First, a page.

Monthly Archives: November 2013

Hearing Aids, part one: There’s a person attached to those hearing aids

Article by Glen Sutherland, MCISc

My previous post reviewed sensori-neural hearing loss and introduced you to the subject of hearing aids. If you have not already done so, you might find it helpful to read my previous posts. In the next few posts I will provide you with more information about hearing aids in hopes of helping you buy the best hearing aids for you and of helping you adjust to the hearing aids with realistic expectations.

Hearing is such an important sense to most of us! It connects us with so many aspects of our day-to-day world; family and friends, music, television and radio and other sounds in our environment.

Good hearing helps to keep us safe! It may warn us of potential danger in many situations such as when we’re driving, walking on busy streets or hearing alarms and smoke detectors, to name a few.

Really, take a moment and consider how your hearing helps your function well during your busy day on the telephone, at meetings and lectures, during religious services, at the theatre and at gatherings with family and friends. Hearing enables us to socialize, interact and communicate.

When hearing loss is present, it can diminish our quality of life. Problems with our hearing may lead to feelings of annoyance and anxiety at first; and later to feelings of loneliness and even depression. People who experience hearing loss may find they withdraw from communication and social situations and eventually, they isolate themselves completely.

At first, individuals tend to deny that they are losing their hearing. They ignore the signs of hearing loss for awhile. Some signs of hearing loss include but are not limited to:
• Having trouble hearing during phone conversations
• Turning the TV up louder; especially if people are noticing
• Thinking most people are mumbling
• Having trouble hearing in crowded or noisy environments
• Asking people to repeat what they are saying
• Misunderstanding conversations
• Family members and/or friends telling you that you are not listening
• Withdrawing from social situations

Eventually, they decide to get their hearing tested to find out if there is a hearing loss present. In fact, it has been determined that the average person waits 7 years before seeking help.

When you get your hearing tested, you undergo a series of tests which help the clinician ascertain which type of hearing loss you have. The results of the tests also help the clinician recommend how you can best be helped depending on your type of hearing loss.

It’s estimated that ten per cent of the Canadian population has hearing loss. That’s approximately 3.3 million Canadians. Approximately 95 per cent of those who can no longer hear well have a sensori-neural hearing loss. Close to fifty per cent of Canadians over the age of 65 have some degree of hearing loss.

In the vast majority of cases, sensori-neural hearing loss is not medically or surgically treatable. However, most people with sensori-neural loss notice a great deal of benefit from wearing some form of amplification device (traditional hearing aids, bone-anchored hearing aid (BAHA), cochlear implants, etc.).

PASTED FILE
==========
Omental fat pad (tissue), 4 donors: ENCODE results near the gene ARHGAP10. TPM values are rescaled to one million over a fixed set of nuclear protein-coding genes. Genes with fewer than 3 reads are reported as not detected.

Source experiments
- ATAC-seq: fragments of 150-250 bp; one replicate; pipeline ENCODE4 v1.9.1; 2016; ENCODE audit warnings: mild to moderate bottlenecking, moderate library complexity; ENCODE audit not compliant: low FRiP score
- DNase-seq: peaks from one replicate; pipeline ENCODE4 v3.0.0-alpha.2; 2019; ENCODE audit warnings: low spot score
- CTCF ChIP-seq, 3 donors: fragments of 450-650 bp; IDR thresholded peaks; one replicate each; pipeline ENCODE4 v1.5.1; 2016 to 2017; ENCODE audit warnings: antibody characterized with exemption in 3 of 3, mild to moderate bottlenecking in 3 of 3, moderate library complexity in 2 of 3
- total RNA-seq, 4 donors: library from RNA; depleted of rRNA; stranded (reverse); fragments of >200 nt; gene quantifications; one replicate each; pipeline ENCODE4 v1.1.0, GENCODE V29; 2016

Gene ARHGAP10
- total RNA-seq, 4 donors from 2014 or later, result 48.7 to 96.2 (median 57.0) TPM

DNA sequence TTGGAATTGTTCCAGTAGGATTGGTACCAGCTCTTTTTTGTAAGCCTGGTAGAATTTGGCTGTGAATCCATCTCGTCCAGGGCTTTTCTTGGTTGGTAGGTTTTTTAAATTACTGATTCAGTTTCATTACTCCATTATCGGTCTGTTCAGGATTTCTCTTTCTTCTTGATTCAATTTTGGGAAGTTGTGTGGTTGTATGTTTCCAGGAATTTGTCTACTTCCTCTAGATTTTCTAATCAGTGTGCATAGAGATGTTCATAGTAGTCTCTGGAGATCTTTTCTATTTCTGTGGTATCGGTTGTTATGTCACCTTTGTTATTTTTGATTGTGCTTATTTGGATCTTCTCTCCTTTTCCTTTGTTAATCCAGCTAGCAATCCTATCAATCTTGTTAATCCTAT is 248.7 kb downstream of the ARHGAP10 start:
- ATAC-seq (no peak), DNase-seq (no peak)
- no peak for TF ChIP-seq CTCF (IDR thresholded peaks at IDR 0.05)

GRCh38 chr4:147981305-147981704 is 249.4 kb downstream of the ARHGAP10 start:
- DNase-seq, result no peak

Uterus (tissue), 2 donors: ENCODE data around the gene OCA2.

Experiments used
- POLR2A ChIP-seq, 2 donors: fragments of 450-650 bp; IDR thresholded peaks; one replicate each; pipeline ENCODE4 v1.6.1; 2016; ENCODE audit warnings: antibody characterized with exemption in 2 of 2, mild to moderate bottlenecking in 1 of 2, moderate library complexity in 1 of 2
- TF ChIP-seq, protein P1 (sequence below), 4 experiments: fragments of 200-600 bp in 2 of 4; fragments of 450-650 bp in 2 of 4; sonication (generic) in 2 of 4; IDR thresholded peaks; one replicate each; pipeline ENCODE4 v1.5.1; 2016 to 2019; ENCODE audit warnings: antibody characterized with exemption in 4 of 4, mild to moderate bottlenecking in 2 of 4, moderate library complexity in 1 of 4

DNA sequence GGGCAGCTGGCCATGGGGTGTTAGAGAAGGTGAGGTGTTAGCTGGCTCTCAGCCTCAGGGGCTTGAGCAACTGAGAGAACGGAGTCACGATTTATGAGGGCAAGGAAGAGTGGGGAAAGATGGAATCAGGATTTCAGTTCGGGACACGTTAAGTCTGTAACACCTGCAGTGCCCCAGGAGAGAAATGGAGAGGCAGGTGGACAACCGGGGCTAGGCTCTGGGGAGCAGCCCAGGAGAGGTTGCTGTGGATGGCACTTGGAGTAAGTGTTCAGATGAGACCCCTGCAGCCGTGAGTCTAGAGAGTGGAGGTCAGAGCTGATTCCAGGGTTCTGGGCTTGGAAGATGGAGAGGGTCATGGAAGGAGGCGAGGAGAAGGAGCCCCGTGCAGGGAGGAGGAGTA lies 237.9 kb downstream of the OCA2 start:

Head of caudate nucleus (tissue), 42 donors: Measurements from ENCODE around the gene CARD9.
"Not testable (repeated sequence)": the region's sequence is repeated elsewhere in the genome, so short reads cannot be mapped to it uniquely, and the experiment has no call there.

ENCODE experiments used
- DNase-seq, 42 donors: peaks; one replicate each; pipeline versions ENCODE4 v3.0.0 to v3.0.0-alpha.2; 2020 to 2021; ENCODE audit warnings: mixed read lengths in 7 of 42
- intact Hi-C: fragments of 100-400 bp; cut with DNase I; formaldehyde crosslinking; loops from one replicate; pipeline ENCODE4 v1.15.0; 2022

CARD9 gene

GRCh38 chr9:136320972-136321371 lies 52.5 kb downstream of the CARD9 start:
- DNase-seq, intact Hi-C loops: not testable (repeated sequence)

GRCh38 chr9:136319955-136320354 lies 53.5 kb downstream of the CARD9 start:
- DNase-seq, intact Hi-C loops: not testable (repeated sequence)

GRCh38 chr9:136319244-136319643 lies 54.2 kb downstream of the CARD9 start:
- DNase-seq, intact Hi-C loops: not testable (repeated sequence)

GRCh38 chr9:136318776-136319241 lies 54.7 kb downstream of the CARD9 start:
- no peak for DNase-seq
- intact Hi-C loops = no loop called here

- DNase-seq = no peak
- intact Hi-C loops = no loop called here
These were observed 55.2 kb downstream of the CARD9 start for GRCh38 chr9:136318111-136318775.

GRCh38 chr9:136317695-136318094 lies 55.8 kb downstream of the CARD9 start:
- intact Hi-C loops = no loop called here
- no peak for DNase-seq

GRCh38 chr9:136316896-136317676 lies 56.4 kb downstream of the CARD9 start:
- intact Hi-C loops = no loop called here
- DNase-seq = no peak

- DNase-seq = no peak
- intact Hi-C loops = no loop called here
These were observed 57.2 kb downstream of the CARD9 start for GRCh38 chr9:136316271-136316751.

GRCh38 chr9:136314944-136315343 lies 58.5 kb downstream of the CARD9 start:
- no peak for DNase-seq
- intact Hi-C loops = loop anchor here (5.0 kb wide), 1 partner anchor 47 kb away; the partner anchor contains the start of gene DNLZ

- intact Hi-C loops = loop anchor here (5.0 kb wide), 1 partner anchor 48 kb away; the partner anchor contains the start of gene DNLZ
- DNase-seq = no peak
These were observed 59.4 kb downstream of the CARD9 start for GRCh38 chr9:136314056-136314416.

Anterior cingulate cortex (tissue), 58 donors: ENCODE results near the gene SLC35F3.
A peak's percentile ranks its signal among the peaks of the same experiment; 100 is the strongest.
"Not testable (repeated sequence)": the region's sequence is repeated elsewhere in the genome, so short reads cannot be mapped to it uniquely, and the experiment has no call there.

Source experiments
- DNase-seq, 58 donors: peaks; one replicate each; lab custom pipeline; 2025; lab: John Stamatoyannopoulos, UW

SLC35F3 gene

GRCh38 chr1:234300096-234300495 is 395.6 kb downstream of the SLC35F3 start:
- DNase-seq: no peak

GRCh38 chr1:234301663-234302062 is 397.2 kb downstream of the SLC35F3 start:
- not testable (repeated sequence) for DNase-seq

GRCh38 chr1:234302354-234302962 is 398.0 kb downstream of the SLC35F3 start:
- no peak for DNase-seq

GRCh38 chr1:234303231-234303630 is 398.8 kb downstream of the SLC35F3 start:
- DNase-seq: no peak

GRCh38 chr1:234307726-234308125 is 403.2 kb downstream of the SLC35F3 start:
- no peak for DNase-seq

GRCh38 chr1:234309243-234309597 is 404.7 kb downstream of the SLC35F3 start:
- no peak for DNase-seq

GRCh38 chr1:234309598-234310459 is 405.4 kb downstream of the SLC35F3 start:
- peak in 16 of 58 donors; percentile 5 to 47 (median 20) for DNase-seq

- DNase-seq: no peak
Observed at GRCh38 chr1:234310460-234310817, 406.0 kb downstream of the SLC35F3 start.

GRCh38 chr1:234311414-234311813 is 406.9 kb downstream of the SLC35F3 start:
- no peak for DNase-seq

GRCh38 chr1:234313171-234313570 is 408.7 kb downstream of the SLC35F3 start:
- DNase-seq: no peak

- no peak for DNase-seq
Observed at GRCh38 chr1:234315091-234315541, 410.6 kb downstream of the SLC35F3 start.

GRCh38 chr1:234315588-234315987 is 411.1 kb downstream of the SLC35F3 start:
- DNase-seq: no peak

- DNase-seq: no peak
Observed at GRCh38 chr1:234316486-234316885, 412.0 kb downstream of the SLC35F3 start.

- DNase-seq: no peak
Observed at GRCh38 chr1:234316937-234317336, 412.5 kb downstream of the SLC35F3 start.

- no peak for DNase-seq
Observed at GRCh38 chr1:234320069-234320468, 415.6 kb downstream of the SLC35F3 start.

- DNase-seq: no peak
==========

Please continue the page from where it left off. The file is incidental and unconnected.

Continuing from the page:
Most people who have sensori-neural hearing loss purchase traditional hearing aids. Unfortunately, only 15 – 20% of people who require hearing aids are getting the help they need.

Hearing aids can improve the quality of your life. Nearly 95 per cent of people with sensori-neural hearing loss can be helped with the use of hearing instruments. A National Council on Aging (NCOA) survey regarding ‘hearing loss and older adults’ found that when people began to use hearing aids, many saw improvements in various aspects of their lives including mental health, social life, self-esteem, personal relationships and overall health. Family members reported an average of 15 per cent greater benefit than the hearing aid wearers, which indicates that family members and friends notice significant positive changes when their loved ones get hearing aids.

Hearing aids have come a long way over the years. Today, there are many makes and models to accommodate just about everyone. If you think a picture of the different types of hearing aids would be helpful while you read this post, simply, type, “hearing aids, makes and models” into your favourite browser and you will see many links to pictures of hearing aids.

When you buy hearing aids these days, you are buying a tiny computer which can be adjusted to fit your specific hearing loss and provide you with the maximum help you need. These new digital hearing aids provide a clear, comfortable sound and can be programmed to automatically reduce annoying background noise in changing environments.

While the hearing aids will eventually help you a great deal, it takes training and patience to improve your ability to understand through hearing aids. In fact, research indicates that it takes the brain several months to adjust to listening through hearing aids. However, in time you will adjust well to your new hearing aids which will increase your ability to participate more fully in day-to-day listening activities.

More on that in my next post! Stay tuned!

Please note that the information in this blog is presented for the purpose of providing information and should not be used for medical diagnosis or treatment nor should it be used in place of medical advice from your doctor or hearing health care professional.